5. The Second Coming, written in 1919 at the conclusion of the First World War, raises the expectation by its title that the one who comes will be Jesus, the Redeemer. Startlingly, the poem fuses the idea of Jesus’s coming with the Beast of the Apocalypse, not with the Redeemer. The Beast, in Yeats’s view, is a twisted version of the antitype to the Judeo-Christian side of things, twisted because the Book of Revelations was written in opposition to the antitype at the time when that side was virtually all–encompassing; its vision could perceive its alternative only as monstrous. Do you think that knowing why Yeats presents the Redeemer as the Beast makes an important difference to understanding the poem? What is “the ceremony of innocence”? Does it relate to the ceremonious quality of love-as-labor in Adam’s Curse? What does the “twenty-centuries of stony sleep” refer to? Why is the gaze of the sun “blank and pitiless”? (We might consider comparing it with the sun of Herrick’s To the Virgins or with Marvell’s sun, which is ours and which we can make run. The poem has a dramatic movement: the ruminations of the poem are deeply troubling, there is a moment of prophetic inspiration, and the “I” of the poem is left with knowledge. How would you characterize this movement? Is the knowledge beneficial?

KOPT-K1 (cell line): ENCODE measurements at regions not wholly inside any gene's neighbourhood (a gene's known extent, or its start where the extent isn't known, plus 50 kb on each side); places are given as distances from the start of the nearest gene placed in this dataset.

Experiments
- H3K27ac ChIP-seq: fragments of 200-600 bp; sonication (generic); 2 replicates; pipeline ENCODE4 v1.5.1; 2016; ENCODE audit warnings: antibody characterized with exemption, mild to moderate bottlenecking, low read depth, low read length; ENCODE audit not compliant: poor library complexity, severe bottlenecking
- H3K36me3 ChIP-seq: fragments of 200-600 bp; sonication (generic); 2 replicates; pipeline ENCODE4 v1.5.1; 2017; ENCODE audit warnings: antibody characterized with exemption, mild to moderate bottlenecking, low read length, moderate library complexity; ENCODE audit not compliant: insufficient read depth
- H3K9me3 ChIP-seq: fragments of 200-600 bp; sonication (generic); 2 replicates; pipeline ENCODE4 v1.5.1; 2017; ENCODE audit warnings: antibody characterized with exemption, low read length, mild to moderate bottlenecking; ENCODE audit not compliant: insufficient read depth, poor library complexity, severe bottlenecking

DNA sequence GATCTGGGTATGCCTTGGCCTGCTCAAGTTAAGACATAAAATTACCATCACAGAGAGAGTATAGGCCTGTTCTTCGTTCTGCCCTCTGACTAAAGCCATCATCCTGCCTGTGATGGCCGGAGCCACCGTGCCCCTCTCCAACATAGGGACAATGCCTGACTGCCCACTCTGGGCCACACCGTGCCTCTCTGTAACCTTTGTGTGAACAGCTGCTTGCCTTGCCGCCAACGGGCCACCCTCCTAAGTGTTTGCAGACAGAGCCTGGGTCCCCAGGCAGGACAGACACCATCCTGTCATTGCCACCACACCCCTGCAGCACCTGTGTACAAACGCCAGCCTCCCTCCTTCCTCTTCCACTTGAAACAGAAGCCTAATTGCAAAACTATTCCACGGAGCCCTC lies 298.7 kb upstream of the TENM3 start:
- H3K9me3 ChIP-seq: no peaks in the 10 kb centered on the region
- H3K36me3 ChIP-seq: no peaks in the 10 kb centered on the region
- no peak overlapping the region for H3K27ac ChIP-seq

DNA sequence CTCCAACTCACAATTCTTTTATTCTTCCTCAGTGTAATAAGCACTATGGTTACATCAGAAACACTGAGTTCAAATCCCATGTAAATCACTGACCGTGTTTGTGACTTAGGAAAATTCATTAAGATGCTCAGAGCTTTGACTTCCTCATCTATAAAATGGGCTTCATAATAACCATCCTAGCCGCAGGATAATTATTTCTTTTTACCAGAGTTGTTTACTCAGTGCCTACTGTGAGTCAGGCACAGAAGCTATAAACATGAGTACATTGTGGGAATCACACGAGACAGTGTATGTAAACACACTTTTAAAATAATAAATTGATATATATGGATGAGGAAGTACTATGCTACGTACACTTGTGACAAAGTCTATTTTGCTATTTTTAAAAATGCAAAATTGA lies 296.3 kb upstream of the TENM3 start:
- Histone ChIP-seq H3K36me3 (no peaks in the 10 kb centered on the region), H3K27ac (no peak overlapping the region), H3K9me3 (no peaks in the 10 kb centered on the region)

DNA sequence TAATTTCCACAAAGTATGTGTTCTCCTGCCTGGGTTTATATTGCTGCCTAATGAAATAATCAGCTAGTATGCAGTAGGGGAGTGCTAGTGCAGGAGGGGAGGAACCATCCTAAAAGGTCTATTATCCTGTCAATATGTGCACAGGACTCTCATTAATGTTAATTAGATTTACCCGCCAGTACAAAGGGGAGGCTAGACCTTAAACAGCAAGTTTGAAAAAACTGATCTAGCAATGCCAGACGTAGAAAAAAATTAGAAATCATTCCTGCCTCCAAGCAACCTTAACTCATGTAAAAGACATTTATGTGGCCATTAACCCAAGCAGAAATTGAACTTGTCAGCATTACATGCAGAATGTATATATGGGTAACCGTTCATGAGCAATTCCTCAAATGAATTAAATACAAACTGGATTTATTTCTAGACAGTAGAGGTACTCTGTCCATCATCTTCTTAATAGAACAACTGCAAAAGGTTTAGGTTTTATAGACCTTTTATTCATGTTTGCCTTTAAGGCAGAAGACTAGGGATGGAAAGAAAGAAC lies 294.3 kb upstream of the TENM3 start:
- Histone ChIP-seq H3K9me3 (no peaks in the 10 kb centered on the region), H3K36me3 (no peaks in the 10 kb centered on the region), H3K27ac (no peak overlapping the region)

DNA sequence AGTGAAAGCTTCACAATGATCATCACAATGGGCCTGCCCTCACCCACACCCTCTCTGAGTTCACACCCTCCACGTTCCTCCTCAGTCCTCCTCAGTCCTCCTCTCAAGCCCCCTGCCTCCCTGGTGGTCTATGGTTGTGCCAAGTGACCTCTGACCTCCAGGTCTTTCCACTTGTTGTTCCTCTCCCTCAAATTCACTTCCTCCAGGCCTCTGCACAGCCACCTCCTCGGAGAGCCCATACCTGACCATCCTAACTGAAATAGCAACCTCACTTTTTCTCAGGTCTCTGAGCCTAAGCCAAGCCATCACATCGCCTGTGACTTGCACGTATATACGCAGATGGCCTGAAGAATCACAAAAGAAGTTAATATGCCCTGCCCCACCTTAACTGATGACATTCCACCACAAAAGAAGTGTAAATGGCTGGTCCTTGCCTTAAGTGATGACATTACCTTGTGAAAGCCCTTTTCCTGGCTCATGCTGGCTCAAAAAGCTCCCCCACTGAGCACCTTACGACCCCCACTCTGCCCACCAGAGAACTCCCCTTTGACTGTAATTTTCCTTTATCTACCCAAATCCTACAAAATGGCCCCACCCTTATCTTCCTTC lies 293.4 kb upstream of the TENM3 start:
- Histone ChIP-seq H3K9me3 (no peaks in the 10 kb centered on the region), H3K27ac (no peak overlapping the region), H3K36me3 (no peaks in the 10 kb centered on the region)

6. Sailing to Byzantium takes us to the time of Julian and the last “balance-point” in this cycle of history. The city is supposed to exemplify successfully a way of life in which art and nature, the matter of human life and its conceptions of the world around it, are in easy relationship. In Yeats’s Byzantium, human beings understand that by the activity of their intellect they create the world in which they live. Once again, is it necessary to know Yeats’s view of spiritual history to understand the poem? What is “the artifice of eternity”? How does the golden bird of the last stanza compare with Keats’s nightingale, Marvell’s bird with silver wings (in The Garden) or Keats’s urn? Is it a “monument of unaging intellect”–the sort of thing neglected in the first stanza? How does such a monument differ from an “unaging monument of intellect”?